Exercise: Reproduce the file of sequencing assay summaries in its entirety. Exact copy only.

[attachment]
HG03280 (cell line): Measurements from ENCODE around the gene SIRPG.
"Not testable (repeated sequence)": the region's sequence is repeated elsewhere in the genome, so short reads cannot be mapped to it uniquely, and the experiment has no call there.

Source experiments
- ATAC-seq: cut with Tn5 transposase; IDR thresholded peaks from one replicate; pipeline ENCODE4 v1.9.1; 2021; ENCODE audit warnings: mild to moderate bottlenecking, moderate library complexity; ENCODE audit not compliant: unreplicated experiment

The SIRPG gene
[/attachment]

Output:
HG03280 (cell line): Measurements from ENCODE around the gene SIRPG.
"Not testable (repeated sequence)": the region's sequence is repeated elsewhere in the genome, so short reads cannot be mapped to it uniquely, and the experiment has no call there.

Source experiments
- ATAC-seq: cut with Tn5 transposase; IDR thresholded peaks from one replicate; pipeline ENCODE4 v1.9.1; 2021; ENCODE audit warnings: mild to moderate bottlenecking, moderate library complexity; ENCODE audit not compliant: unreplicated experiment

The SIRPG gene